While many runners include uphill sessions in their training, few include specific downhill reps or training. But doing so can bring about many benefits.

Downhill running technique


Avoid leaning back as you run downhill. If you do this you're effectively putting the brakes on. What you want to achieve is a slight forward lean from the ankles. Most runners find that once they deliberately make this switch downhill running feels much freer and faster.

Cadence/stride rate/turnover

If you let gravity do its job then it's probably that your cadence will automatically increase as you run faster. However, one of the reasons that runners often feel unstable when running fast downhill is that their legs are unable to turnover quickly enough to keep up with the pace.

The key here is to ensure that while running your trailing leg comes through quickly and efficiently. To achieve this deliberately bring the heel of the trailing leg up high. This will shorten the arc through which your leg has to travel and mean you're better able to achieve the faster stride rate needed for optimal downhill running.


The advice above applies to downhill runs where it's possible to maintain control. If the decline is particularly steep then it's best to keep safety in mind, and indeed lean back a little, perhaps keeping the arms out to the side for balance.

As you practise downhill running technique you should find that your confidence and ability grow and you are able to tackle steeper and steeper declines without danger.

Downhill running tactics

Don't hold back

If you exercise proper technique and avoid using downhill sections of a race as a chance to ease back and recover then you should find yourself speeding past the majority of other runners.

Hold back a little

Running downhill can be very demanding. Aside from the increased impact stress, the landing angle puts a lot of strain on the quads, which can mean you fatigue prematurely, particularly in longer races.

This can be mitigated quite significantly by including downhill running in your training, but just be careful not to overdo the downhills if you feel you'll suffer later on in a race as a result. This is of particular importance in the early stages of longer races.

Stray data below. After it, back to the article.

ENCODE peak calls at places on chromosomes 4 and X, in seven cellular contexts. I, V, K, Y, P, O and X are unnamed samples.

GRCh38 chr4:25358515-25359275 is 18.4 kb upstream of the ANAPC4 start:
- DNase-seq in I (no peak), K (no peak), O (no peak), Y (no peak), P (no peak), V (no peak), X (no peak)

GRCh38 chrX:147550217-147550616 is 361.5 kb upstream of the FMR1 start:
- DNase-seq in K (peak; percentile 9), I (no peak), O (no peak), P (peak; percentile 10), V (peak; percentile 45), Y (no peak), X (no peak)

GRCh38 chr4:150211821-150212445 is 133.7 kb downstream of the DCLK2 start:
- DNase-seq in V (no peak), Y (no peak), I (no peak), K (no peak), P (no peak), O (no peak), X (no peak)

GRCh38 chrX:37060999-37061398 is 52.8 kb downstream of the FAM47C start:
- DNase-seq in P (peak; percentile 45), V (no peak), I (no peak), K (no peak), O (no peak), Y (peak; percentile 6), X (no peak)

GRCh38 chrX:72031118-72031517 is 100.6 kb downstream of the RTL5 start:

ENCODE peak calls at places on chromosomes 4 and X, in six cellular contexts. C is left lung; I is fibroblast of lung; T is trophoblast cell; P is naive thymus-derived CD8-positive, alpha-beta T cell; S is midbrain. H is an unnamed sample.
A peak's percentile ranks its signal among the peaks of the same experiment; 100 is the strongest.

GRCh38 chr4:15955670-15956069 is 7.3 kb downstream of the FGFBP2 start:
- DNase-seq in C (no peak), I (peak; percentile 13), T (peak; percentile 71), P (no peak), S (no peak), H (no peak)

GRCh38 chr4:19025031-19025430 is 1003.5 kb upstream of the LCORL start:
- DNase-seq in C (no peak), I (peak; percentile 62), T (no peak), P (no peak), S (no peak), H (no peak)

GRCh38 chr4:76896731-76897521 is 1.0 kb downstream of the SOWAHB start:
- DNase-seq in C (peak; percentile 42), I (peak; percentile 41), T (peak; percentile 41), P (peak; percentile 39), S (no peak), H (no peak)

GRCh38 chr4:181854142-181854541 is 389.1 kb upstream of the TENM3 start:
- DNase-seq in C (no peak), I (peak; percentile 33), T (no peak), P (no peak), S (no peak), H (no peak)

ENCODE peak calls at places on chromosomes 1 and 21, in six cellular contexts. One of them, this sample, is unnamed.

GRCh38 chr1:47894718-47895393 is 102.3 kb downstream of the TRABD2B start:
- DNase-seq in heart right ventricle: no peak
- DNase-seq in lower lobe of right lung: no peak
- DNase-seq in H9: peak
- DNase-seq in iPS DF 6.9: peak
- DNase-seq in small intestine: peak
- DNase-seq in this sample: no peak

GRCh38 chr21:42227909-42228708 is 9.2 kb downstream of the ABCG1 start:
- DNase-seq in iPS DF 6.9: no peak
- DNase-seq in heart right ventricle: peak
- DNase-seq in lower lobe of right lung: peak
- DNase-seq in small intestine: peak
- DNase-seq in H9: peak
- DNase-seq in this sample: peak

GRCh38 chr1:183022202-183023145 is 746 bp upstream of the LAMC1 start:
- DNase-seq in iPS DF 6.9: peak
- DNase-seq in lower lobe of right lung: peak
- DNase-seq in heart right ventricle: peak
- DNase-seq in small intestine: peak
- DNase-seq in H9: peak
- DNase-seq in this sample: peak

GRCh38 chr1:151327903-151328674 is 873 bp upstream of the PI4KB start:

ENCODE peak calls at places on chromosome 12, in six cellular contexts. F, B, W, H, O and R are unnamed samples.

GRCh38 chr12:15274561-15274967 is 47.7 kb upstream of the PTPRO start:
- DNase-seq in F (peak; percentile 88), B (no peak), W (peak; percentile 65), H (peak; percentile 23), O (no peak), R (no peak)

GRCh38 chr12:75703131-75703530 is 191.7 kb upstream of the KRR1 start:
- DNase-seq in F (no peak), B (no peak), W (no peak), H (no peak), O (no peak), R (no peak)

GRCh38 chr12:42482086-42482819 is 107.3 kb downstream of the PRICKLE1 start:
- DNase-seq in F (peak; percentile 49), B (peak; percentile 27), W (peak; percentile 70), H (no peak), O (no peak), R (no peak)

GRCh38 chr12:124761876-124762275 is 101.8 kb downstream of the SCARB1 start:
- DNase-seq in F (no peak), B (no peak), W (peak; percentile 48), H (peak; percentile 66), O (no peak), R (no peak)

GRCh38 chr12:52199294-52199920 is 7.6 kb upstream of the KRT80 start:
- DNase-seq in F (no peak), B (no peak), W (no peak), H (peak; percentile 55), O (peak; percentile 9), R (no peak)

General hill running tips and tactics

Maintain intensity

Most runners work hard running up a hill and then use the flat or downhill that follows as an opportunity to recover. The best approach is to maintain an even intensity. This will of course mean slowing down when running uphill and speeding up when running downhill. However, you should find that the ground you gain by running well downhill should more than make up for any you've lost by taking a more measured approach on the way up. Experiment with this approach in races and you'll be surprised how effective it is.


We're repeating ourselves a little here, but as well as the benefits that both uphill and downhill training bring, it's really important to include them in your training to prepare properly for hill races. Try to simulate race conditions and experiment with running uphill and downhill at different paces while trying to maintain a similar intensity.

Adjust expectations

Although you'll typically run faster downhill than uphill, on a hilly course there will be a net loss of pace. This is because it's not possible to recoup losses made running uphill when running the equivalent downhill. This is mainly because of the effort that is spent on maintaining posture and performing running movement patterns when running downhill.

This means, as most runners are aware, that a hilly course will result in a slower overall performance than an equivalent distance on the flat.

For this reason, when training on hilly courses it's best to judge your effort rather than rely on a pace. Heart rate monitors can be really useful for this.